over the past several years
due primarily to the savings
in the HAS plan. For next
year, he is projecting that
premiums paid by the county
on behalf of employees will
rise by 8 percent with no in-
crease in dental premiums.
The budget reflects that
per pupil funding in the
Cleveland County School
System will remain the same
at $1,763.38. The current ex-
pense allocation will be re-
duced by $558,643 due to the
projected decrease in the
number of students. The
See NO INCREASE, 6A
According to officials...
Petting zoos
can, and do,
occur safely
ELIZABETH STEWART
lib.kmherald@gmail.com
Petting zoos or animal
contact exhibits have not
been banned from the Cleve-
land County Fair but Fair
Manager Calvin Hastings
says petting zoos may be ab-
sent “because of time con-
straints” at the 2013 Fair
when it opens Sept. 26 for an
11-day run at the Fair-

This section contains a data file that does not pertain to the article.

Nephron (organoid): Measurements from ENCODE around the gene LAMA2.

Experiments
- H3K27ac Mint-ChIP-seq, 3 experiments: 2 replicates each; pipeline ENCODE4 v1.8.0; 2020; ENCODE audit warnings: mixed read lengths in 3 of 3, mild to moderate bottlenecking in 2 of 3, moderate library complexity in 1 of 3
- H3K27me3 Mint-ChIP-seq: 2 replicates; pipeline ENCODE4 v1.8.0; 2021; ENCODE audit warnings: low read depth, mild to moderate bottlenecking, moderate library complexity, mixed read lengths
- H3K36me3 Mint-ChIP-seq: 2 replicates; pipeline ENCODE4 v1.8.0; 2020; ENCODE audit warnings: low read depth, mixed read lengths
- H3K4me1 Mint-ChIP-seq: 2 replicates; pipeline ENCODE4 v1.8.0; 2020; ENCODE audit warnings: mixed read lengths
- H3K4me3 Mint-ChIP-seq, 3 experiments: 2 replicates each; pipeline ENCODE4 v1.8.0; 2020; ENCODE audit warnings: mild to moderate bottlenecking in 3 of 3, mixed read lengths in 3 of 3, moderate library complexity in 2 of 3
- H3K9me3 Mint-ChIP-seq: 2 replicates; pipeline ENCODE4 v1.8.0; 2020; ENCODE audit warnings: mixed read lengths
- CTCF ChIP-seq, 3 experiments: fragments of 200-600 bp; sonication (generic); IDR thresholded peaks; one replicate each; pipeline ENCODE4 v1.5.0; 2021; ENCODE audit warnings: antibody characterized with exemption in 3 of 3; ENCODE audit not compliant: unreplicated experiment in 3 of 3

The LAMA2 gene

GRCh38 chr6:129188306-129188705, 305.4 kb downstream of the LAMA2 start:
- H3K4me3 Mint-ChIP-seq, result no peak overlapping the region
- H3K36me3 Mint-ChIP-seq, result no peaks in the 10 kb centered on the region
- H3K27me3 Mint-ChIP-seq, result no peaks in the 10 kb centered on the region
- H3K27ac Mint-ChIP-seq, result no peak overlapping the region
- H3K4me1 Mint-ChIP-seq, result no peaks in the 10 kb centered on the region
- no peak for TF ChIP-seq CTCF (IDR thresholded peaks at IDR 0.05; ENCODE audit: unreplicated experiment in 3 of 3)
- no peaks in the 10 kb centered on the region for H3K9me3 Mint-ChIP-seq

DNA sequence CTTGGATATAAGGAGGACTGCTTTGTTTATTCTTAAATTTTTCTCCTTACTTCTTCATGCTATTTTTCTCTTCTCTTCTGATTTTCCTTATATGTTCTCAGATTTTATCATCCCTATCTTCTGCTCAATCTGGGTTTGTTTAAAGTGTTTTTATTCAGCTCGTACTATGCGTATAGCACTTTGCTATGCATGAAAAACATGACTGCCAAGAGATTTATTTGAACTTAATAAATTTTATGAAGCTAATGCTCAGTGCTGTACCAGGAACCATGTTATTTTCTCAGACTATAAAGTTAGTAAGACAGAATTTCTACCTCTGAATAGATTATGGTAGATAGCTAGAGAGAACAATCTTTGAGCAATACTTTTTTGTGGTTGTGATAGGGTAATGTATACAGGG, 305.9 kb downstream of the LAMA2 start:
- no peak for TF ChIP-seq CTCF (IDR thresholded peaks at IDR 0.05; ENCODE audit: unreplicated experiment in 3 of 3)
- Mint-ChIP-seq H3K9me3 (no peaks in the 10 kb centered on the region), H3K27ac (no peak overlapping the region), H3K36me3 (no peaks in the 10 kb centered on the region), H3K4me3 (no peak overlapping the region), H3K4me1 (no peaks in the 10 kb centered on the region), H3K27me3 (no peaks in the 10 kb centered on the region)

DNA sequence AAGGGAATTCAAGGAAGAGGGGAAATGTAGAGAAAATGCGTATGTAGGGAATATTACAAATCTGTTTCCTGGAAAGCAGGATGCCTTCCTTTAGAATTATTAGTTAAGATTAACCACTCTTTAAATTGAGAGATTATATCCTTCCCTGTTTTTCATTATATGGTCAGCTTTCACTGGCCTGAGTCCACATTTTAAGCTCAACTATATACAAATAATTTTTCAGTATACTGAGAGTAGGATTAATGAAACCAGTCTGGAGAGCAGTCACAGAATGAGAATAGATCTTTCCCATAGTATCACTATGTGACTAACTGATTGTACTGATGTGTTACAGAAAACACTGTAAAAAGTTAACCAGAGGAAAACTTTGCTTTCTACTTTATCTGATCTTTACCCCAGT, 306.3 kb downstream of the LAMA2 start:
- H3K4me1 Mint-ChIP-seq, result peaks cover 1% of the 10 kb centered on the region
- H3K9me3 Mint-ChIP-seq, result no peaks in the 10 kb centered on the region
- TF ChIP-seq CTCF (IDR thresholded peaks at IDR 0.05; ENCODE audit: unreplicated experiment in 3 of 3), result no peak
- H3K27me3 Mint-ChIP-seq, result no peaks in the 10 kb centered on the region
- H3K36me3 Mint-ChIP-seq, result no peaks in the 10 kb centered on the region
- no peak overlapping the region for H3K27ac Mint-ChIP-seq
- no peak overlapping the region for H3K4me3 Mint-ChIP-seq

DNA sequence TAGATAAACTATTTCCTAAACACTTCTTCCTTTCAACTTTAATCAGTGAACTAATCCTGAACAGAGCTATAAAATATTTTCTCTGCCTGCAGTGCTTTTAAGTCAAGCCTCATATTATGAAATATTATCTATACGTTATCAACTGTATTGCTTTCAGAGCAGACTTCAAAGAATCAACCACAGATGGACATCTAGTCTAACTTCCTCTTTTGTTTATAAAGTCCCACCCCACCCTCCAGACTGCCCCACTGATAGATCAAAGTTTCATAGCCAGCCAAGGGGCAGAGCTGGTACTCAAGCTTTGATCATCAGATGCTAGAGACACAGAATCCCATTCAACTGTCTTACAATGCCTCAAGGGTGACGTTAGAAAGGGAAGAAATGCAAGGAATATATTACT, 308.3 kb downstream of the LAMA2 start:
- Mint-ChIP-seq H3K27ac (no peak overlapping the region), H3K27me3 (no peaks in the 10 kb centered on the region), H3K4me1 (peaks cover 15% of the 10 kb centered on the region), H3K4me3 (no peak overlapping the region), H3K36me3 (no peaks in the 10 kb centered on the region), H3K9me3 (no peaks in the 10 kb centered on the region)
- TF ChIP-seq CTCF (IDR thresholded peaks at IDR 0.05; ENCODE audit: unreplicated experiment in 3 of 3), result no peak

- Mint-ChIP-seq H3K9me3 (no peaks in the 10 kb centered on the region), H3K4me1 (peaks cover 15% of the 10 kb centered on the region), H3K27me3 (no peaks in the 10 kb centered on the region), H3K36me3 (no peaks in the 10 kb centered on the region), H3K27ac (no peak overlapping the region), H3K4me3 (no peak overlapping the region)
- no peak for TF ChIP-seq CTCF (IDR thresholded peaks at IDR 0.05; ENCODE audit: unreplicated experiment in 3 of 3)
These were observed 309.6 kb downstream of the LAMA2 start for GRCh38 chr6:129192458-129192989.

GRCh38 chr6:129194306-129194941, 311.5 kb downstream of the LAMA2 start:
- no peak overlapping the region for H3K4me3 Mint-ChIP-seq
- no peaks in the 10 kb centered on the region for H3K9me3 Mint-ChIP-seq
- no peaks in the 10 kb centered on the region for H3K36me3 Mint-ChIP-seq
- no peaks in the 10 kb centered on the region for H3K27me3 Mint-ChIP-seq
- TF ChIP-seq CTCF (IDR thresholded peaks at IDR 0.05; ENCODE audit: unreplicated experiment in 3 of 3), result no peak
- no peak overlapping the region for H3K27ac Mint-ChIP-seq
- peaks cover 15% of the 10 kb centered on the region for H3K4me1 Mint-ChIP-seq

grounds.
Bethware Fair officials
will not include live animals
in exhibits at the community
fair later this month, on the
grounds of Bethware School
in Kings Mountain.
Hastings said he has been
waiting to solicit applica-
tions from petting zoos until
safety findings were released
by a 17-member Cleveland
County Fair Study Commis-
sion looking at fair safety.
“I do foresee future pet-
ting zoos at the fair for kids
to enjoy but maybe not this
year,” he added.
Hastings said the Cleve-
land County Fair Associa-
tion will implement all the
recommendations released
Monday to make the 89-
year-old agricultural fair
safer for patrons in 2013. He
said that implementing the
See PETTING Z00S, 6A
Will revaluation
be pushed back?